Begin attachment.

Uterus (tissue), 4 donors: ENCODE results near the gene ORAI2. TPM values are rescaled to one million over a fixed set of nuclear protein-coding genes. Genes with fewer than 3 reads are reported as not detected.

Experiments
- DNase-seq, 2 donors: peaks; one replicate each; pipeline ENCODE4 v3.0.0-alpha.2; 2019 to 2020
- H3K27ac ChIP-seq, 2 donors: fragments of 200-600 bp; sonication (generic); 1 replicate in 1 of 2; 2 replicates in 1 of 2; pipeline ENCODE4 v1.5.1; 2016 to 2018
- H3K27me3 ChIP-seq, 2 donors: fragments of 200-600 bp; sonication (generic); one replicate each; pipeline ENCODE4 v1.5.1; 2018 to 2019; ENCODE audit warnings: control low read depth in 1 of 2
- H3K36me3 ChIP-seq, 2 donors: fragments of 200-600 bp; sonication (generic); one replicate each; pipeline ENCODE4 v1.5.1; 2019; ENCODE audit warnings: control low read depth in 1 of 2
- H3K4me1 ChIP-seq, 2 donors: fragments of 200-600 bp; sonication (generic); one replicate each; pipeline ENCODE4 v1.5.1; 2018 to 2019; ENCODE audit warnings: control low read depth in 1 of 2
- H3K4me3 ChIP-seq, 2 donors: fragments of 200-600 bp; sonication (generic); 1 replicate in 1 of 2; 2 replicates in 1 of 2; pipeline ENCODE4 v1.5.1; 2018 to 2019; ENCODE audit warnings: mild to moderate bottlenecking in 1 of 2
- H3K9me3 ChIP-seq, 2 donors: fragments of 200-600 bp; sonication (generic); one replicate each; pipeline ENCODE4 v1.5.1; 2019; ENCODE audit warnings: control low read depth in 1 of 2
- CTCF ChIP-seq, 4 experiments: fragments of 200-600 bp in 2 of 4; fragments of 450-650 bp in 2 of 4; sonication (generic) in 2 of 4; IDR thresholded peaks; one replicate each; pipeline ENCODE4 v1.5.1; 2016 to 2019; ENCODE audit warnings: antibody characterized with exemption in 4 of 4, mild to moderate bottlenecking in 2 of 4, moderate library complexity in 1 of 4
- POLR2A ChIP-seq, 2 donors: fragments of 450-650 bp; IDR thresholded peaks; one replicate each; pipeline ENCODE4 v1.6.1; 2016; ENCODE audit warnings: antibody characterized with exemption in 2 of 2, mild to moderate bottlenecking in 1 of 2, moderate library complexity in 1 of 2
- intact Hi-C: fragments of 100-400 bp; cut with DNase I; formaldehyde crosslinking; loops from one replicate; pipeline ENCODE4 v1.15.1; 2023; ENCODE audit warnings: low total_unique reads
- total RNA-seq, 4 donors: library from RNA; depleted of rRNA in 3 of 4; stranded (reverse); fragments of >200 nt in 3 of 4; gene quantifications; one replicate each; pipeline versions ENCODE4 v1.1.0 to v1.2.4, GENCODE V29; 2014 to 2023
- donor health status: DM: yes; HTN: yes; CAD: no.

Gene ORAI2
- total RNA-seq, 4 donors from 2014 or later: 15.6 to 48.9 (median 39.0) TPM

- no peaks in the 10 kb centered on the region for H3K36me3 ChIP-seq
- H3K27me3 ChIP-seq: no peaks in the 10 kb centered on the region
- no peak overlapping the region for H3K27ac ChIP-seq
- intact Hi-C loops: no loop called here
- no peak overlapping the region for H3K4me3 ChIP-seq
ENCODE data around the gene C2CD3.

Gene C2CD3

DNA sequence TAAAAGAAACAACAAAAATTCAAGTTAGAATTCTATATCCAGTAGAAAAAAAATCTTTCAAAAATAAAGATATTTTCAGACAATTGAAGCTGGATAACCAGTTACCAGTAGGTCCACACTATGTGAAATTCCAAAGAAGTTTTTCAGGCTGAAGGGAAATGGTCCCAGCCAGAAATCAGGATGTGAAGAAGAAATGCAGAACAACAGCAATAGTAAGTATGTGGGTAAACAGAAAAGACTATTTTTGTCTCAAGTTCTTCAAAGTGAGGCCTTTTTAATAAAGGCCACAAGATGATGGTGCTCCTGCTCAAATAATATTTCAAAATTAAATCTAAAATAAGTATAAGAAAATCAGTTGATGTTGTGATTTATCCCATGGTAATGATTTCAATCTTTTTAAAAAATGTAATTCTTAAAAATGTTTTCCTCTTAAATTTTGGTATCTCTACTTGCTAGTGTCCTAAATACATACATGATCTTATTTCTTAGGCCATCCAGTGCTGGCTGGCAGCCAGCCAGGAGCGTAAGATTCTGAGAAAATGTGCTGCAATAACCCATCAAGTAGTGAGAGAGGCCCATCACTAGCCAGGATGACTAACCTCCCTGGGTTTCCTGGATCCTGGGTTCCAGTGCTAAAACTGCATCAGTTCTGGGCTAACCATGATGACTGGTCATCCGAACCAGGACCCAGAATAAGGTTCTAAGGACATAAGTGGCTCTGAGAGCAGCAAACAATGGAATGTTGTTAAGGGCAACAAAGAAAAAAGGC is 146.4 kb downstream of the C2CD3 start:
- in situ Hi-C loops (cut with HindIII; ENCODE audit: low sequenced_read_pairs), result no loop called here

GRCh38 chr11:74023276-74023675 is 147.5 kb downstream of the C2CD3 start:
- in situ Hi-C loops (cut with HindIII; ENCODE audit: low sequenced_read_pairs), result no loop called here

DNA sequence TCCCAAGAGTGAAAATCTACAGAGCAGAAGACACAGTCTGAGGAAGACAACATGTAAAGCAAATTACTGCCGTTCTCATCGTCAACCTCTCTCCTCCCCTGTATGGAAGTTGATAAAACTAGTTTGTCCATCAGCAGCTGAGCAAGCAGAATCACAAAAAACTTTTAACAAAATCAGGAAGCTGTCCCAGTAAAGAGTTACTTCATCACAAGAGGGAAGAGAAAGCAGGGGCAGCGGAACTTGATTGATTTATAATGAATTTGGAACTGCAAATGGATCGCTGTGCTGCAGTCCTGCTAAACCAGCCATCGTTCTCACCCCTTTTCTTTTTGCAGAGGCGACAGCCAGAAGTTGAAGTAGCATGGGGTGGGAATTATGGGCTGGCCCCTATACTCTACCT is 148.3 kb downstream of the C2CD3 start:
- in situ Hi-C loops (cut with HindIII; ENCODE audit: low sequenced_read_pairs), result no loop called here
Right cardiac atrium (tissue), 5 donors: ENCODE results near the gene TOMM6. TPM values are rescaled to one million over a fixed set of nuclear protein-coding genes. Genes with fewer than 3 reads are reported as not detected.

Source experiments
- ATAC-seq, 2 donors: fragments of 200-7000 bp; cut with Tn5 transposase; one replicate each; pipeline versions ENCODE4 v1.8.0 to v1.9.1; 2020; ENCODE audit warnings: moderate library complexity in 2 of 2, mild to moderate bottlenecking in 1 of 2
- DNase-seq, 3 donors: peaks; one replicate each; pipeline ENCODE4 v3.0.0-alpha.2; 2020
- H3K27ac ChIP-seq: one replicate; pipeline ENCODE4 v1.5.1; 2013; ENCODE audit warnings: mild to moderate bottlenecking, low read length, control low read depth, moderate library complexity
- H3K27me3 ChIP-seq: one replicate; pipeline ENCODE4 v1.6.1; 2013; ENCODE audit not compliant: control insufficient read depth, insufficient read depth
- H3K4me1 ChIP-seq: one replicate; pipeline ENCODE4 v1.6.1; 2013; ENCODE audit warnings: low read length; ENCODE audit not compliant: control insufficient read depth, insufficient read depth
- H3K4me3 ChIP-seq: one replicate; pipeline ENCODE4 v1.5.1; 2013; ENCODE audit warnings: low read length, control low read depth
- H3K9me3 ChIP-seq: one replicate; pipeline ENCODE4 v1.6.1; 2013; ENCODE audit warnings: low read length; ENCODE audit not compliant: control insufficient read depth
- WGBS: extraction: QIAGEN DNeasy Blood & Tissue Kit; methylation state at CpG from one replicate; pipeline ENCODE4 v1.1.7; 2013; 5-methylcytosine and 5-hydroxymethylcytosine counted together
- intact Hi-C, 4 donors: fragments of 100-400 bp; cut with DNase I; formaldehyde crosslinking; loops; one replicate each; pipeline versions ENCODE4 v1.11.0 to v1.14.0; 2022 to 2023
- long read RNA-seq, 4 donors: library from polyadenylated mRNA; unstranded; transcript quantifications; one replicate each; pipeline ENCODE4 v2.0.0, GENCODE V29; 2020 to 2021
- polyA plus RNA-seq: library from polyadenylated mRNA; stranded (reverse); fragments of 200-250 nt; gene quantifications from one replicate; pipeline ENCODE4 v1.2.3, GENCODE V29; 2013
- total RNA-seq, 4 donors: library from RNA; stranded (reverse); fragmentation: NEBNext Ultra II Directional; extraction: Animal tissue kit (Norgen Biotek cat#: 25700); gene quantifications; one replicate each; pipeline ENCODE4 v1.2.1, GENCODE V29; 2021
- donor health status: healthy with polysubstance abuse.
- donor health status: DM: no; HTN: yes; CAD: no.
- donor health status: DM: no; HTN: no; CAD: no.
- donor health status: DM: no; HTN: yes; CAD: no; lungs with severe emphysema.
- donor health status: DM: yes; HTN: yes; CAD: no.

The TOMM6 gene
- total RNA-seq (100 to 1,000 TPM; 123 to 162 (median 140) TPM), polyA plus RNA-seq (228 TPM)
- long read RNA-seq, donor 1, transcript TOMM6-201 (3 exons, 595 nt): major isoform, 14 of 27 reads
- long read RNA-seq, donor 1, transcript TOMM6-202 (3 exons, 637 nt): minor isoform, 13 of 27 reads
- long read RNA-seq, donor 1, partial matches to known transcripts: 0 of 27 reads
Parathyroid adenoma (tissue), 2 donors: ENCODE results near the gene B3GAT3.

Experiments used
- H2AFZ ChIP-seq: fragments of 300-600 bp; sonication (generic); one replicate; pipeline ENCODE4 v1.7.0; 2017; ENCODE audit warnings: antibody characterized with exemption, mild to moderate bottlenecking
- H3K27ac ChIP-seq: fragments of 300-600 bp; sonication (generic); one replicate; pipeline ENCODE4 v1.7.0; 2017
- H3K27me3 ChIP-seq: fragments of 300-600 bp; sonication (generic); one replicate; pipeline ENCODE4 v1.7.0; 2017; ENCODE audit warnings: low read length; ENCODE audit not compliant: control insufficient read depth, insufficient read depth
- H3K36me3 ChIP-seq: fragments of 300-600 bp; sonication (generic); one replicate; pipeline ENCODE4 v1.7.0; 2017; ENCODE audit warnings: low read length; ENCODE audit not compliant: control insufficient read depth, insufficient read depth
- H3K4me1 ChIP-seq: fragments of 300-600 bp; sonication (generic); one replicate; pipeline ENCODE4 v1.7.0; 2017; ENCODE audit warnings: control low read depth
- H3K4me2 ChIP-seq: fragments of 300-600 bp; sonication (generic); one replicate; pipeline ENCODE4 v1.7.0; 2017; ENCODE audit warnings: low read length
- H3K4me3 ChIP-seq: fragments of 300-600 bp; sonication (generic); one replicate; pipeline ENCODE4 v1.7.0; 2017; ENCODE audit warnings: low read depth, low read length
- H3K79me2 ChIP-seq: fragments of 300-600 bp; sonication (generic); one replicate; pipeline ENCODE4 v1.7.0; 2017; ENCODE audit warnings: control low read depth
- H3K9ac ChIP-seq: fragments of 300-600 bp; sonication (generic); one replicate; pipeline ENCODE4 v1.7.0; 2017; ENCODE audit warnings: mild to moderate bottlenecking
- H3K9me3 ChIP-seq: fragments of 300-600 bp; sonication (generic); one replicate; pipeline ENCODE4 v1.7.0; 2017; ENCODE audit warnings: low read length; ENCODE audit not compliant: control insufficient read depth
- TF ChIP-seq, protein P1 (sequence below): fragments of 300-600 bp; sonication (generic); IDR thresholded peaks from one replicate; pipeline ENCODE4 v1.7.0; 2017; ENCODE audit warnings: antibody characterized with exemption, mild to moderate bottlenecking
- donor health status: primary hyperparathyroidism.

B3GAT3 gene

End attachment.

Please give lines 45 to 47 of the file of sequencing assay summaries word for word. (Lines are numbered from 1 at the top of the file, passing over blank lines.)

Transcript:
- donor health status: DM: no; HTN: yes; CAD: no.
- donor health status: DM: no; HTN: no; CAD: no.
- donor health status: DM: no; HTN: yes; CAD: no; lungs with severe emphysema.